MCG QUANTITY SURVEYORS BLOG
5 reasons to consider investing in commercial property
Investing in commercial property can seem daunting to the uninitiated. Here are five reasons you should consider taking the plunge:
- Commercial properties can offer higher depreciation tax deductions than residential properties
While residential property investors can claim 2.5% annually for capital works, commercial properties can attract up to 4% of historical construction costs, depending on the property type and construction commencement date.
The ATO will also deem that some plant and equipment elements depreciate faster within commercial properties – a good example is carpet, which will wear faster in a restaurant or busy office than it will in a residential property. Both landlords and tenants may claim depreciation deductions for certain plant and equipment elements within a commercial property.
- Many residential property investments won’t be as profitable from July 1
From July 1, 2017 deductions for plant and equipment within established residential properties will be greatly reduced due to “housing affordability” measures introduced in the recent Federal Budget.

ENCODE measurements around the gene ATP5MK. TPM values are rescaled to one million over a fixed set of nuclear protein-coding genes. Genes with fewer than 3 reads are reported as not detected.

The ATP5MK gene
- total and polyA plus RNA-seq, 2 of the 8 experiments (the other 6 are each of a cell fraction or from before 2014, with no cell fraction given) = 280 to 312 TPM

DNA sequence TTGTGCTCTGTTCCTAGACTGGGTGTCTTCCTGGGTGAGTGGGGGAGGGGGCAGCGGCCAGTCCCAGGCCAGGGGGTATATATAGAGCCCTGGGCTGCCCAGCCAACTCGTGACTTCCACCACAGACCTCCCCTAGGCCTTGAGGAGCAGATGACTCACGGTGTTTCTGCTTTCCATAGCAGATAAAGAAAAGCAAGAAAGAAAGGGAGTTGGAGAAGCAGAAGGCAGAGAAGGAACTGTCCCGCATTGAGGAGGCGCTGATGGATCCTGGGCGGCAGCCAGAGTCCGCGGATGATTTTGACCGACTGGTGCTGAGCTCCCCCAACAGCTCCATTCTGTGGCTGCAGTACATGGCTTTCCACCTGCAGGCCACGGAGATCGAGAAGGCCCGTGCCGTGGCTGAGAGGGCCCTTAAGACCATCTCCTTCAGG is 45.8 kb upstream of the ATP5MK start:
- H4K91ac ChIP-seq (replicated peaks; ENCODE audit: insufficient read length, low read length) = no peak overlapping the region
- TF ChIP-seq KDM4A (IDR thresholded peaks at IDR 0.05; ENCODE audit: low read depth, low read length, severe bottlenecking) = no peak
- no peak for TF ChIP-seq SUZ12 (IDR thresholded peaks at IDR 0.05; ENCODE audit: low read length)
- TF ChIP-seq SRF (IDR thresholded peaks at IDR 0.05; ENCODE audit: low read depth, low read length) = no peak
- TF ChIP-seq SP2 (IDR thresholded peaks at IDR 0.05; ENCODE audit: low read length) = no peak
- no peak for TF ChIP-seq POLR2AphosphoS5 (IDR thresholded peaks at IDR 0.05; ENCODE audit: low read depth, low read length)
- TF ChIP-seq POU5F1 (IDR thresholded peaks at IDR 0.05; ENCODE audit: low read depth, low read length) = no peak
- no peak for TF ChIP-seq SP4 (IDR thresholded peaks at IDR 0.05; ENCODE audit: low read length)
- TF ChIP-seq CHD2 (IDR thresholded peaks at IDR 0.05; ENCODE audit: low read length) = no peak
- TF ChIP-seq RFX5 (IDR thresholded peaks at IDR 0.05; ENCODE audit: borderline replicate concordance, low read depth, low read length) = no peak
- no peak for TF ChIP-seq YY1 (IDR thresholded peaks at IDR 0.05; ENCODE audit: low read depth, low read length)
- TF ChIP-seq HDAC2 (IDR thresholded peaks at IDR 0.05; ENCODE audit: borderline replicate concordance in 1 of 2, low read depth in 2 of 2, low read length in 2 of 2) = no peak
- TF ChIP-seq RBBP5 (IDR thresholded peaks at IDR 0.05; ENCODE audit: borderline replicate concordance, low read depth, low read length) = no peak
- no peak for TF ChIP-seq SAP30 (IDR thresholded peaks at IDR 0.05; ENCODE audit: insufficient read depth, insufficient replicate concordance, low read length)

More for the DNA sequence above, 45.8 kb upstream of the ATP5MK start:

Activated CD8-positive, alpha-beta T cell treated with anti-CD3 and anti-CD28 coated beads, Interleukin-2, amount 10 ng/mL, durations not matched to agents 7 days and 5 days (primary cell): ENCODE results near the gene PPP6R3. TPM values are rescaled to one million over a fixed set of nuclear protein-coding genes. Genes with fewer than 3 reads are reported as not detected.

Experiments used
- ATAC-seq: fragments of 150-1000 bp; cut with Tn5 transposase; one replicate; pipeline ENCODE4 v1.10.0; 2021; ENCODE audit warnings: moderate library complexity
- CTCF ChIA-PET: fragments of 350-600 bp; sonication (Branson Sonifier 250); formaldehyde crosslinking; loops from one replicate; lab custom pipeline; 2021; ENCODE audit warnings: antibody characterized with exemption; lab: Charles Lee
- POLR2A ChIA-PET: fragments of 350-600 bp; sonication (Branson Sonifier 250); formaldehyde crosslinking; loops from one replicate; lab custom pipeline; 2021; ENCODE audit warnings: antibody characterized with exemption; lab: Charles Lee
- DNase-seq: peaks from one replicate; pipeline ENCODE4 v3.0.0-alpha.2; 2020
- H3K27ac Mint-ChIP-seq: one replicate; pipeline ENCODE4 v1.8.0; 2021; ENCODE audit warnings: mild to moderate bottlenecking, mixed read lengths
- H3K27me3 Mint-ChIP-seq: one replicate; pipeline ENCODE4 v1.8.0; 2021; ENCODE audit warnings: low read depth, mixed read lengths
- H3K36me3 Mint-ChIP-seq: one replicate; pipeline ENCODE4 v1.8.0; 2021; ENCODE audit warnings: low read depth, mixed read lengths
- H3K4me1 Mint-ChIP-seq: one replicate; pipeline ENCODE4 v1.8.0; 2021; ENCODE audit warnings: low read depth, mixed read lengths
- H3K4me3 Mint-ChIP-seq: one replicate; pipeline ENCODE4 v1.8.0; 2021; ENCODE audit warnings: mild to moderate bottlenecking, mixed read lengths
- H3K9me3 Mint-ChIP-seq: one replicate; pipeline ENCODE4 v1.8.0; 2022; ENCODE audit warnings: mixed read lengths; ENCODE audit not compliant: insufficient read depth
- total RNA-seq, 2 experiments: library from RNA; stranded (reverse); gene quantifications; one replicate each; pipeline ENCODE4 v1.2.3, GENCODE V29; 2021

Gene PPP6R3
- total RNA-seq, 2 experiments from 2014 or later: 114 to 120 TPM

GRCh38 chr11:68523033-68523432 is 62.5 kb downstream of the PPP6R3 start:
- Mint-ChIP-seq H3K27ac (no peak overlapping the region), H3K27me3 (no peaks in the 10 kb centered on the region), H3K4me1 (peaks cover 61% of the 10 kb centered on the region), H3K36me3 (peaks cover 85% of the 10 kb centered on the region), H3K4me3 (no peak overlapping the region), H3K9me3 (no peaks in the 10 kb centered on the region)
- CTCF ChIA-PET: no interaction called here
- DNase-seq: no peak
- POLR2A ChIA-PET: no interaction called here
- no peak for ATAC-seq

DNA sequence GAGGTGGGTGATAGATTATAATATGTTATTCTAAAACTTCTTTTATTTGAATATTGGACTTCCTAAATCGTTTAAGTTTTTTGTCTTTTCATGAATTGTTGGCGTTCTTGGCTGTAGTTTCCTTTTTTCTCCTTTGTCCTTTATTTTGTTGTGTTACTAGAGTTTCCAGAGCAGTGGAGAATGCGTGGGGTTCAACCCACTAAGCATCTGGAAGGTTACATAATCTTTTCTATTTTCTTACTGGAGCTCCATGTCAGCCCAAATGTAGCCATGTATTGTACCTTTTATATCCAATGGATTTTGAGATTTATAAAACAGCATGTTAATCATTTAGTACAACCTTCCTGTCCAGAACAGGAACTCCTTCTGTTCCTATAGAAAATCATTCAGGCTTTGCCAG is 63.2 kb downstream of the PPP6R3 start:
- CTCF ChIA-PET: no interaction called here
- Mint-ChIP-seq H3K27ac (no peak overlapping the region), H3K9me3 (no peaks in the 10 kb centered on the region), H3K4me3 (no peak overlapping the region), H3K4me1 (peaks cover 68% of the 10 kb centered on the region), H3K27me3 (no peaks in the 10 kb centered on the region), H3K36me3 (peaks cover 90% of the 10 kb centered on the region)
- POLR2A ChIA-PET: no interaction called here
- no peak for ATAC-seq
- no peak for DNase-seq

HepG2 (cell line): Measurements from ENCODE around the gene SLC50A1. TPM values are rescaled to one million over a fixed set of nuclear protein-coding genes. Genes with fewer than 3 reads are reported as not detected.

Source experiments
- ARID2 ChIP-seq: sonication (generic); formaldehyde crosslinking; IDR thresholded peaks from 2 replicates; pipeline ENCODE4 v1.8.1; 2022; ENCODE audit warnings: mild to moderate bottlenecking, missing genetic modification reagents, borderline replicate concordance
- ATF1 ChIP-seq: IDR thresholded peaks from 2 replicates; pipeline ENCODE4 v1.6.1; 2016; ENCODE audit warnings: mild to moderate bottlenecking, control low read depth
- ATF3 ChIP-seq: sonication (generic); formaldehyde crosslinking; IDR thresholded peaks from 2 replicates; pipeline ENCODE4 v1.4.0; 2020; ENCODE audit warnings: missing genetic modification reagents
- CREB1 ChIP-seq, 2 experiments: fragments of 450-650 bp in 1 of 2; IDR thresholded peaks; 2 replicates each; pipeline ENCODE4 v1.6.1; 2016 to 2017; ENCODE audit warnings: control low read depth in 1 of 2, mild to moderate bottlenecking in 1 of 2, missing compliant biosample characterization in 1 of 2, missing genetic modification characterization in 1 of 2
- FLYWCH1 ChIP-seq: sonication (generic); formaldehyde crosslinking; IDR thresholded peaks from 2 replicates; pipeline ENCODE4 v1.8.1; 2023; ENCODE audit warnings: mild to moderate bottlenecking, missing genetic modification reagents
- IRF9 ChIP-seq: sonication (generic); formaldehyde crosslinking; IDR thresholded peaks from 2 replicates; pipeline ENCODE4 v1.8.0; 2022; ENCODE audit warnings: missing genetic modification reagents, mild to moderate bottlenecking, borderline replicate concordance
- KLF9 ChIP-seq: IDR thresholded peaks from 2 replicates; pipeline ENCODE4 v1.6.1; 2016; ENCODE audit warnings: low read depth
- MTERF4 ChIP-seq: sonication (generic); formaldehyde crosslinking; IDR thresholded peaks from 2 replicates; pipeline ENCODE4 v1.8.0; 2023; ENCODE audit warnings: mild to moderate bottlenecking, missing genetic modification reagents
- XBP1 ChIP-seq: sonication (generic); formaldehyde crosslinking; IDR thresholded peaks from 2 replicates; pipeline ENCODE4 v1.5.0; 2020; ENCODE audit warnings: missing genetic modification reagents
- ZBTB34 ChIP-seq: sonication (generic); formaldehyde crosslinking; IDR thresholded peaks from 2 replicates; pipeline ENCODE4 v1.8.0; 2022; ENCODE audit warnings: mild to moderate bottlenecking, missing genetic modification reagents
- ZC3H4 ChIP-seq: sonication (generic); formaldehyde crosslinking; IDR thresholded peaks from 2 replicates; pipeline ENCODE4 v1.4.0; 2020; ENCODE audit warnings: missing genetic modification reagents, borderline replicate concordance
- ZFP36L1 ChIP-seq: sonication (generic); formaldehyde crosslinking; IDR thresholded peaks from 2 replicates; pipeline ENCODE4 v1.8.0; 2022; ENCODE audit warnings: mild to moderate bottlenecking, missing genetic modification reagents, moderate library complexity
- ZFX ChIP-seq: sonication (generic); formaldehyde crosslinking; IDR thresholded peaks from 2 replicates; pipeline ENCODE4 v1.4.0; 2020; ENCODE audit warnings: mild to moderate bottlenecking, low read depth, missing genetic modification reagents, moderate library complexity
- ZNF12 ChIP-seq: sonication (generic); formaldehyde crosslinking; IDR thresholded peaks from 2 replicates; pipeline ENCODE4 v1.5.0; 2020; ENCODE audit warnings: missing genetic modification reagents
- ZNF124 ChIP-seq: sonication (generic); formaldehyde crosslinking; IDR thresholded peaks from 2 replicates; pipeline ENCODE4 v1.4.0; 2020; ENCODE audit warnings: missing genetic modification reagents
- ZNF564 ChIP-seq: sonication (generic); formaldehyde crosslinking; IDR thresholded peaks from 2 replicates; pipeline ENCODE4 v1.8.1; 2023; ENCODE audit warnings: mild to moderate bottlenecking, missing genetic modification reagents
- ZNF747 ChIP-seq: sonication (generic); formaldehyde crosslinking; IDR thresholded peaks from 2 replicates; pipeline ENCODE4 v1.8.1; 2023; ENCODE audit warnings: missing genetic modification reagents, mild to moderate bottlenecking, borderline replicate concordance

Many financial commentators predict savvy investors will shift focus from residential property investment towards more cash-flow-friendly (and potentially much more profitable) commercial investment property opportunities.
- Commercial property leases are usually longer
As a solid, long term investment, commercial property ticks plenty of boxes. A standard commercial property lease will see a tenant signing for somewhere between 5 and 20 years, with rent reviewed annually, usually in line with the CPI or 4% (whichever is higher).
Compared to a residential property lease, which is usually renegotiated every 12 months, a commercial landlord can effectively plan further ahead and enjoy lower tenant turnover.
- Commercial tenants are responsible for more outgoings than residential tenants.
A commercial tenant has higher obligations in terms of managing and maintaining the property. Fit-outs are generally at the expense of the tenant and tenants usually pay outgoings such as council rates, insurance, land taxes, repairs and general maintenance.
- You can claim depreciation deductions as both a commercial landlord AND a tenant.
By purchasing a commercial property via a self managed superannuation fund, company or trust, you can effectively pay yourself rent and claim certain depreciation deductions as both the property owner and as a tenant. It’s definitely worth considering if your line of work required physical premises.
Speak to your Financial Advisor about how owning a commercial property might fit into your investment strategy.